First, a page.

Club Q felt like “home” until it was targeted in shooting


I could hear the missed phone calls.

The notifications of people sending texts.

But it was Sunday. It wasn’t even 9 a.m. yet. Why were people blowing up my phone?

The first message I read was from Florida state Rep. Carlos Guillermo Smith: “Sending you so much love and solidarity from Orlando.”

I was confused. I knew Carlos. And knowing Carlos, when he references Orlando, my next immediate thought is Pulse. Pulse nightclub. The Pulse shooting. What?

As I try to make sense of what I’m reading, more and more texts come in. More and more missed phone calls.

“Are you okay?”  “Are you safe?” “OMG I just saw this. Answer my phone call.”

Texts and calls from across Colorado, the country, the world.

My friend from Washington, D.C.,  Arielle, was the first text I came across where things started to fall into place, as she included a link to a CNN article with the headline, “At least 5 people killed, 18 injured in a shooting at a gay nightclub in Colorado Springs.”

I leaped out of bed. Well, as much as a 40-year-old with bad knees can leap out of bed.

There is only one gay club in Colorado Springs. Club Q. I then realized folks were panicking because my last posts on social media were about the Air Force football game that I attended in the Springs.

Yes. I was safely tucked away when someone entered an LGBTQ space, with a gun, intent on hurting people. People I knew. People I didn’t know. A space that I had been to a half dozen times over the six years I’ve lived in Colorado.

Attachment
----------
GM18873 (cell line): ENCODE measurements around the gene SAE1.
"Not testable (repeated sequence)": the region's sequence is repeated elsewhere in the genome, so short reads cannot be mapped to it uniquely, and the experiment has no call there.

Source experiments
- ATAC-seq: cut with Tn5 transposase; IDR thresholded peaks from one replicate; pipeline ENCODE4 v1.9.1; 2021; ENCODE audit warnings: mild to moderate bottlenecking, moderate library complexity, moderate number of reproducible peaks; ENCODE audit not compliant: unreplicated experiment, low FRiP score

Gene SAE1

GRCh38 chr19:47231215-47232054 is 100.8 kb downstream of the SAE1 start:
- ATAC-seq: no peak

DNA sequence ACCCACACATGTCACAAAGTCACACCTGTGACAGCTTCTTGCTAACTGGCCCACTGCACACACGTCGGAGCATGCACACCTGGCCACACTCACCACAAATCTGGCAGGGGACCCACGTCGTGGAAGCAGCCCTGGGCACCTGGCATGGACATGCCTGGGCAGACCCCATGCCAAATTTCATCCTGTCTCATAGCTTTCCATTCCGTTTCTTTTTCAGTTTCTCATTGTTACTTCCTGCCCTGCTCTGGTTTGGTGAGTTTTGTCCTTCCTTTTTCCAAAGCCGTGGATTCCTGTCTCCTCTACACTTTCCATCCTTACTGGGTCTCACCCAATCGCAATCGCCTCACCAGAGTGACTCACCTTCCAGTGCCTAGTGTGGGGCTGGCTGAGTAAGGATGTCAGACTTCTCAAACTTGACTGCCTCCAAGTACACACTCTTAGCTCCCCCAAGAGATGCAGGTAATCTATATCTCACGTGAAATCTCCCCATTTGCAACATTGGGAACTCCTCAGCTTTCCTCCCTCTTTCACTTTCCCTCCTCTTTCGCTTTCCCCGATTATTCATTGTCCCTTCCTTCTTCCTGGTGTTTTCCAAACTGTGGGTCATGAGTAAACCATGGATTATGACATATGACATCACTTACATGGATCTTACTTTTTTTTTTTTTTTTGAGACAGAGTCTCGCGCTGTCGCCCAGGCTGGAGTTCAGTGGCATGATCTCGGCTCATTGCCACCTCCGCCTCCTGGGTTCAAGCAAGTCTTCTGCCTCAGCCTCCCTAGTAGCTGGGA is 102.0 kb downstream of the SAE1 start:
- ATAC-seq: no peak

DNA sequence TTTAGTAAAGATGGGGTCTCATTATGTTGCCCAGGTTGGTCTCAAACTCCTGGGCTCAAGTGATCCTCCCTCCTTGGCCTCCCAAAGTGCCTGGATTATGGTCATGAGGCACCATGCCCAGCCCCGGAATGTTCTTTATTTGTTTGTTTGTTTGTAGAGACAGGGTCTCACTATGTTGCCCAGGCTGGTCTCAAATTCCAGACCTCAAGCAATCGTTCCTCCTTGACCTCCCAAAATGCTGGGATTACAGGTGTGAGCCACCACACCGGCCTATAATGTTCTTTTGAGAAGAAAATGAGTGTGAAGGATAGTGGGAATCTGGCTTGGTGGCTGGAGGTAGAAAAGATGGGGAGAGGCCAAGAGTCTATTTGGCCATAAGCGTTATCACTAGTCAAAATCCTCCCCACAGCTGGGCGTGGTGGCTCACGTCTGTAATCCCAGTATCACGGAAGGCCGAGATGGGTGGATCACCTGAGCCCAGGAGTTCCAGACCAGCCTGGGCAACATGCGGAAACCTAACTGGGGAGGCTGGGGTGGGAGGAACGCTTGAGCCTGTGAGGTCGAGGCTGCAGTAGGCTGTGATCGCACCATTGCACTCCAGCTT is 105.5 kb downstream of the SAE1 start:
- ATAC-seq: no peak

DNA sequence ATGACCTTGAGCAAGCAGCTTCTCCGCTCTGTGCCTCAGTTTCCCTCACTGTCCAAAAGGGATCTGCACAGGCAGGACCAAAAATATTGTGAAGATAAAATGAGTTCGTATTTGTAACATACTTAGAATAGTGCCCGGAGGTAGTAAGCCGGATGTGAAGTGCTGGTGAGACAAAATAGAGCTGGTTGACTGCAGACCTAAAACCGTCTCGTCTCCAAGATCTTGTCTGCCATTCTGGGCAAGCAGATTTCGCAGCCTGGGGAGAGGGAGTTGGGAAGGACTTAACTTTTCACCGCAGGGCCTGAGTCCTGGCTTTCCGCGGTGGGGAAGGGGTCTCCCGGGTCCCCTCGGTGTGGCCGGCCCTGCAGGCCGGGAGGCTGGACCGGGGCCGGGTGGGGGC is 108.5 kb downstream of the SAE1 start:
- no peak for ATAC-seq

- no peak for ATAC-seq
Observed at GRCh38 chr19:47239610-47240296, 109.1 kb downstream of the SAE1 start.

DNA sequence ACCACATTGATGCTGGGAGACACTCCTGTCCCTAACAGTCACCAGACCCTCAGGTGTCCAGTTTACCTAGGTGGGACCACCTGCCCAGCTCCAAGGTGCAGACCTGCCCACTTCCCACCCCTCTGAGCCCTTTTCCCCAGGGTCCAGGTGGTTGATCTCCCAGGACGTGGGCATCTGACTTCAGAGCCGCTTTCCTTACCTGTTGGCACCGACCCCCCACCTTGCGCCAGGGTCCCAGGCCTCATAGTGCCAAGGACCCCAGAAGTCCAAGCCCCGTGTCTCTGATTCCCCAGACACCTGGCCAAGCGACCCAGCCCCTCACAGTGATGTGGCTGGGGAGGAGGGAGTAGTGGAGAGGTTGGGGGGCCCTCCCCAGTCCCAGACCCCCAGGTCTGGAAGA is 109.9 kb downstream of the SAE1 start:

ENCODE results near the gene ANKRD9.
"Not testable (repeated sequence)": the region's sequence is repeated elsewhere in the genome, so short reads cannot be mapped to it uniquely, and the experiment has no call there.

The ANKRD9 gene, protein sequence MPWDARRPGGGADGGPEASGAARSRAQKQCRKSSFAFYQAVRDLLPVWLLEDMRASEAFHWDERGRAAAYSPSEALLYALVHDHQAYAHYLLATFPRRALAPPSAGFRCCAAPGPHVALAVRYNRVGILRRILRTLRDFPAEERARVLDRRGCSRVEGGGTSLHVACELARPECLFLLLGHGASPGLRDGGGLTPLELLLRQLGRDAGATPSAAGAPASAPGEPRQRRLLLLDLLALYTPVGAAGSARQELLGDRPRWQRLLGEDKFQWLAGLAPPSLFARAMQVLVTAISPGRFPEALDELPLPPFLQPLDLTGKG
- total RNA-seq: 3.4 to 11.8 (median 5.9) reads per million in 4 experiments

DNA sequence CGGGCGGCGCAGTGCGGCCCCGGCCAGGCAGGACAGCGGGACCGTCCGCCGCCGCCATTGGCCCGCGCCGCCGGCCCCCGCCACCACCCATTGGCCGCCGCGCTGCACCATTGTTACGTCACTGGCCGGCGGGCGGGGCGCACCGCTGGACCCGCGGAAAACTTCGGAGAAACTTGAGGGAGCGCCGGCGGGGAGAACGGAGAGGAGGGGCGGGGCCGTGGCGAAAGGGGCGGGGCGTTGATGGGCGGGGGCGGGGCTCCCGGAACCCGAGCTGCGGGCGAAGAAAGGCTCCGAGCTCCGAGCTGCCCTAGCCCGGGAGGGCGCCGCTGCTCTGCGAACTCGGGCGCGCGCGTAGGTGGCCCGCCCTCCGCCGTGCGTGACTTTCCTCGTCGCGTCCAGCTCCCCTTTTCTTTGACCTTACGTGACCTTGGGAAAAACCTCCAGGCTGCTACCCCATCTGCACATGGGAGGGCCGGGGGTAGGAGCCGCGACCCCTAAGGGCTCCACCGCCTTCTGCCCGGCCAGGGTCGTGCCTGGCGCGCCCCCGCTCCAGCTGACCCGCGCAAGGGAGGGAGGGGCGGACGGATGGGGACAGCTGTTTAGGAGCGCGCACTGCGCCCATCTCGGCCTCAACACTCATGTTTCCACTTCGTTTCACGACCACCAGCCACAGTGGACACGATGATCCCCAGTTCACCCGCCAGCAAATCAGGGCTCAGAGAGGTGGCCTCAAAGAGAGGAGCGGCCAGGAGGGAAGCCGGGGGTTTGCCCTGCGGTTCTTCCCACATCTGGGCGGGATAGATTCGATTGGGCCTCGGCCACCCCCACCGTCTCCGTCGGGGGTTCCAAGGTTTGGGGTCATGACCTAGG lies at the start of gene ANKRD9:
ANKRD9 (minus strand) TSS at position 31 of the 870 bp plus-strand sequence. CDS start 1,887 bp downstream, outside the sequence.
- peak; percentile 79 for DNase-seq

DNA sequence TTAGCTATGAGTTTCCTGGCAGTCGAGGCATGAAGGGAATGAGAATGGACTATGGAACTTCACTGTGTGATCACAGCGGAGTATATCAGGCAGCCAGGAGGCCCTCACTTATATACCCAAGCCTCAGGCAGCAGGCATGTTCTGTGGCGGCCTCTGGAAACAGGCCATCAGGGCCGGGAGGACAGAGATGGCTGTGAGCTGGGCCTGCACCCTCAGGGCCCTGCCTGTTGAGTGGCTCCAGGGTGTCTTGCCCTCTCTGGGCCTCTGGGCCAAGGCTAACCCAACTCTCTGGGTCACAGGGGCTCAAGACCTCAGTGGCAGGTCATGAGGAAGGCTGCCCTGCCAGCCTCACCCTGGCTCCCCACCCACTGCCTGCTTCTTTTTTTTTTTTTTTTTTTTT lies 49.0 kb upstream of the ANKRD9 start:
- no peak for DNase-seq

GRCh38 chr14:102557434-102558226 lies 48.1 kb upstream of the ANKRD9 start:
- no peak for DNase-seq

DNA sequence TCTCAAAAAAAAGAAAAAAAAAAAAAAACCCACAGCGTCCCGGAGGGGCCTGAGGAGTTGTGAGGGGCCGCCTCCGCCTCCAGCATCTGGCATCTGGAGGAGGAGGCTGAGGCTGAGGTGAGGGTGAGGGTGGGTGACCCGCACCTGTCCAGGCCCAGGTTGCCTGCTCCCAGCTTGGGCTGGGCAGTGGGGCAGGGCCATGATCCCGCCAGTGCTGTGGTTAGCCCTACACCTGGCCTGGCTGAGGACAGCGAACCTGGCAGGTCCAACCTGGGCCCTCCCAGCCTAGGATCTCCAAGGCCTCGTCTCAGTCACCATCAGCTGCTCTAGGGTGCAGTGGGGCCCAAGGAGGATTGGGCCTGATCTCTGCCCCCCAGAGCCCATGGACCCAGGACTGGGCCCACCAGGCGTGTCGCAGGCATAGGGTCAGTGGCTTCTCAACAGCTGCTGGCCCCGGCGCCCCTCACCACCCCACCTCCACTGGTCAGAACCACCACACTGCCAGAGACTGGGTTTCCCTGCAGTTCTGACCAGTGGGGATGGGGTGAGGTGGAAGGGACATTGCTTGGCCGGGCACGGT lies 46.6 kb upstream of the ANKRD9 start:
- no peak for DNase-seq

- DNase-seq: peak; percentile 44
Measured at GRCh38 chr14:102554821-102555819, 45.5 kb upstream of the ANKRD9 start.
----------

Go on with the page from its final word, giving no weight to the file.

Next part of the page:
From the first time I walked into Club Q, it felt like home.

No. Not the hateful, right-wing, religious home that my parents kicked me out of when I was 17 because I was queer. No. Not the physically and mentally abusive home that sheltered me through my youth.

It’s how I always imagined “home” should feel. Safe. Welcoming. Warm. Full of laughter. Joy. Happiness. Smiles. Hugs. A sense of community. People who weren’t trying to change who you were. People who didn’t vilify you. Target you. Want to kill you.

Coming into my queerness in Toledo, Ohio, we only had one inclusive bar, Caesars. Here in Denver and other large cities, the queer spaces are numerous. Gays. Lesbians. Sober folks. Folks who just want to dance. There is a place for you.

But in smaller cities like Toledo, like Colorado Springs, there is only one place for everyone. And no matter who you were or how you identified, you felt at home.

Much will be said and written about over the days, weeks, and months to come. I mourn for the loss of friendly faces. Lives cut too short. For the survivors who will have to live with this traumatic event for the rest of their lives. For the families and friends of those victimized in what should have been a safe space for them. For Daniel who had just celebrated a year from having his first gender-affirming surgery. For Derrick who was always free in being his authentic self. For Josh, who survived this horrific event. Will he ever dance again?

For strangers on the dance floor. For feeling safe and free. For finally finding a place that feels like home, only to have it destroyed in an act of hateful violence.

Sheena Kadi is the vice chair of the LGBTQ advisory board for the Democratic National Committee and former deputy director of One Colorado.

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